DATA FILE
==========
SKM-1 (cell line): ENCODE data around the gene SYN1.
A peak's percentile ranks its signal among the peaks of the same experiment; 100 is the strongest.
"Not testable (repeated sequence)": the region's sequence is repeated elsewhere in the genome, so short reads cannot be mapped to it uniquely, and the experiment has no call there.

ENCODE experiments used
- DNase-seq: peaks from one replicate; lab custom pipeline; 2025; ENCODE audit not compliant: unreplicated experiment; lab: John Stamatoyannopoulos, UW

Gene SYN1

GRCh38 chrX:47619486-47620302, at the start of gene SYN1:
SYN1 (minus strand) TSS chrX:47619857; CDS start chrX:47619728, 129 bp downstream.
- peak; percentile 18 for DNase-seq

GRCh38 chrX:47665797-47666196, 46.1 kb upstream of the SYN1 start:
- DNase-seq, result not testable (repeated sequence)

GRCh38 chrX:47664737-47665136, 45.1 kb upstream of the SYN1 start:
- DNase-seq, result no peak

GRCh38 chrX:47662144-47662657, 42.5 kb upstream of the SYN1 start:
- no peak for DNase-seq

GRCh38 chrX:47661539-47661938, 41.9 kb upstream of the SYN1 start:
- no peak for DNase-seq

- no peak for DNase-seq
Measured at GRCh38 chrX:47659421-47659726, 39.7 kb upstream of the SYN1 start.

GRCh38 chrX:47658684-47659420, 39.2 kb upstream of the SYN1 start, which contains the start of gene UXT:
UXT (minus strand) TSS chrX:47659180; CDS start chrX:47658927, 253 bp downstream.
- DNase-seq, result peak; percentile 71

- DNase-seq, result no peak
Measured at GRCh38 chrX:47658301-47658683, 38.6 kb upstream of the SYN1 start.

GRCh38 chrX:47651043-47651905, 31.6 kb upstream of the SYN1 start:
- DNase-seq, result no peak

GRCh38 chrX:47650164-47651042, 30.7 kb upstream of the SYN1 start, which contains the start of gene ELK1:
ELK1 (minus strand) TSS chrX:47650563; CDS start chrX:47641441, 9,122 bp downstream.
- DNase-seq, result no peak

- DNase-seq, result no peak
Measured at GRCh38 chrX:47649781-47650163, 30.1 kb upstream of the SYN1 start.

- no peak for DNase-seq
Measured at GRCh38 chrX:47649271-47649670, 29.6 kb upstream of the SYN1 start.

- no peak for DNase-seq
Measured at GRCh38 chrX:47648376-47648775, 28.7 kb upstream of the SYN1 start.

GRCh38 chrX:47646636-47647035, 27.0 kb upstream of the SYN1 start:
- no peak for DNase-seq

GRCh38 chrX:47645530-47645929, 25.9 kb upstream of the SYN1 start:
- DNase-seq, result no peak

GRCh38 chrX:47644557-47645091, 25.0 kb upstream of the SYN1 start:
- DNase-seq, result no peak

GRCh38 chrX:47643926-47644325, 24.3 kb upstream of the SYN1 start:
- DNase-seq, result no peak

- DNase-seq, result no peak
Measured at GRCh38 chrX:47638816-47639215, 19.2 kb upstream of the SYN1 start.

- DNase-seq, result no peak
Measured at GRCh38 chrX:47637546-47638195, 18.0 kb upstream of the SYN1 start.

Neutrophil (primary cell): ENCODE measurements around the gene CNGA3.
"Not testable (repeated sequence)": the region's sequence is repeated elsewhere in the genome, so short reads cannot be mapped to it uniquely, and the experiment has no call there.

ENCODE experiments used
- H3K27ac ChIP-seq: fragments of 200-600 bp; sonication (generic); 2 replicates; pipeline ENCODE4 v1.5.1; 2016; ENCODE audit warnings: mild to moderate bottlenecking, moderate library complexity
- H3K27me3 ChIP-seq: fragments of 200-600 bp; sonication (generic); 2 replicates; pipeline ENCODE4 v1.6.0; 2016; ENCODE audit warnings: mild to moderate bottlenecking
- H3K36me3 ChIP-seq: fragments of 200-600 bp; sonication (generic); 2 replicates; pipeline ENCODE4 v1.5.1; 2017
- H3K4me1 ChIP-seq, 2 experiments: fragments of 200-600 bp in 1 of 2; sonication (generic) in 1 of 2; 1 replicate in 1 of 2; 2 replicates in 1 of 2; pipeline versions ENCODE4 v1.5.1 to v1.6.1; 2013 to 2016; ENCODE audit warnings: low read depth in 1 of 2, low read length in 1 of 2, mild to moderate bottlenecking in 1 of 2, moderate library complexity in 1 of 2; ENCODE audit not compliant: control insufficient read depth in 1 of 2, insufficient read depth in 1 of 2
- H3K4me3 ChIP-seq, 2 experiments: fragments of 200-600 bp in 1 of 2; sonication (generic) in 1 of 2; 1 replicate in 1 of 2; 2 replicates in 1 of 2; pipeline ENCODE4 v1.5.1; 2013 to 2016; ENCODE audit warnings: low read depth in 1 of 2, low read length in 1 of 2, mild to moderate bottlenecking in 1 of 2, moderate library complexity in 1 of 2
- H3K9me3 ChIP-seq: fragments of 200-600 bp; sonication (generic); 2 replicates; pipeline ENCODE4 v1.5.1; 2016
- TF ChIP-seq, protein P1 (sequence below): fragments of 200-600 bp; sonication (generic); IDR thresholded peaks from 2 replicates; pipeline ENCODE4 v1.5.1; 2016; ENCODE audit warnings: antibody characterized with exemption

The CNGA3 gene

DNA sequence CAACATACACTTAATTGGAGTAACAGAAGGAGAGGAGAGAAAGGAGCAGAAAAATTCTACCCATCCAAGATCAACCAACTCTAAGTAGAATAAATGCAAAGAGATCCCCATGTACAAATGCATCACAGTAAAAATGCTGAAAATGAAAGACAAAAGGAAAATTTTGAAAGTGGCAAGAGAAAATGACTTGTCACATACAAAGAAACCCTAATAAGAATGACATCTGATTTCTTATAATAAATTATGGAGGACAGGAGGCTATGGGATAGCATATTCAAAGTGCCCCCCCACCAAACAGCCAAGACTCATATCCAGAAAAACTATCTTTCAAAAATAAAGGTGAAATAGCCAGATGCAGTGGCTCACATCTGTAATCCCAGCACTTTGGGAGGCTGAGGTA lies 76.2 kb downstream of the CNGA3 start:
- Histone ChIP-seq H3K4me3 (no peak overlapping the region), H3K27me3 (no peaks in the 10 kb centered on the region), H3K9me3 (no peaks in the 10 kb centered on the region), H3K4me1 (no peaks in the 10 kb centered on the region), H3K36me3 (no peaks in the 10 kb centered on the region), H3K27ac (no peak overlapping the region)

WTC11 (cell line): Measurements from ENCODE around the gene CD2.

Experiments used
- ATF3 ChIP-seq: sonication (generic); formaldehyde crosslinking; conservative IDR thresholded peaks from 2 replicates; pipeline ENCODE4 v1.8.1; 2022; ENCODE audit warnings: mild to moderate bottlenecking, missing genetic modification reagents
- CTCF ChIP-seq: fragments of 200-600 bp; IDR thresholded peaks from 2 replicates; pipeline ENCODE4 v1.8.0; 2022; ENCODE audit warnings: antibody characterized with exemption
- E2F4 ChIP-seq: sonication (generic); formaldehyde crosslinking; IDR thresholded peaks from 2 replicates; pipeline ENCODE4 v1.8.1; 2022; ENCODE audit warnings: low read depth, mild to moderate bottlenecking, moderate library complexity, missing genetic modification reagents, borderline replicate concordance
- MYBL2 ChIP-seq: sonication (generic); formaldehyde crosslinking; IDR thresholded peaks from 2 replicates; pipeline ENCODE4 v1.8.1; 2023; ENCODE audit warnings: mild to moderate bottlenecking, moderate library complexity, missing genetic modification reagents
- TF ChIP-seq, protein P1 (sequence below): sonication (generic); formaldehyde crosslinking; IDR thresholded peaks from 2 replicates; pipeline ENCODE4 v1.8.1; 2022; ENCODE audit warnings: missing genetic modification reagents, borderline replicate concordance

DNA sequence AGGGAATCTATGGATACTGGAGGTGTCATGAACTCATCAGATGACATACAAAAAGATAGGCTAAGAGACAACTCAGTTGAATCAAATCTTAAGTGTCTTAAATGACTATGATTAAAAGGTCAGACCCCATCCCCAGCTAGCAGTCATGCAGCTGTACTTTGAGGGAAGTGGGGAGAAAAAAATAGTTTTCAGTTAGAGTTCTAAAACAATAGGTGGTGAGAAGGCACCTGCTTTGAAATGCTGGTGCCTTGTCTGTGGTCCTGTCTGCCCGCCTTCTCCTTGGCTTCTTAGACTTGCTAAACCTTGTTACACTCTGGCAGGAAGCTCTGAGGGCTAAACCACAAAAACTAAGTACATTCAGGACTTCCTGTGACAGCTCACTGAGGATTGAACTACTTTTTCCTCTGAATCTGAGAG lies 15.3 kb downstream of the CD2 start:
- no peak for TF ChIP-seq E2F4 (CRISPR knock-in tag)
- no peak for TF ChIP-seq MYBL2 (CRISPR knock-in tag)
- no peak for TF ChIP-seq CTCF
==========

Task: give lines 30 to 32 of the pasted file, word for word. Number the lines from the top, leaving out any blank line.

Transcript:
- DNase-seq, result no peak
Measured at GRCh38 chrX:47649781-47650163, 30.1 kb upstream of the SYN1 start.

- no peak for DNase-seq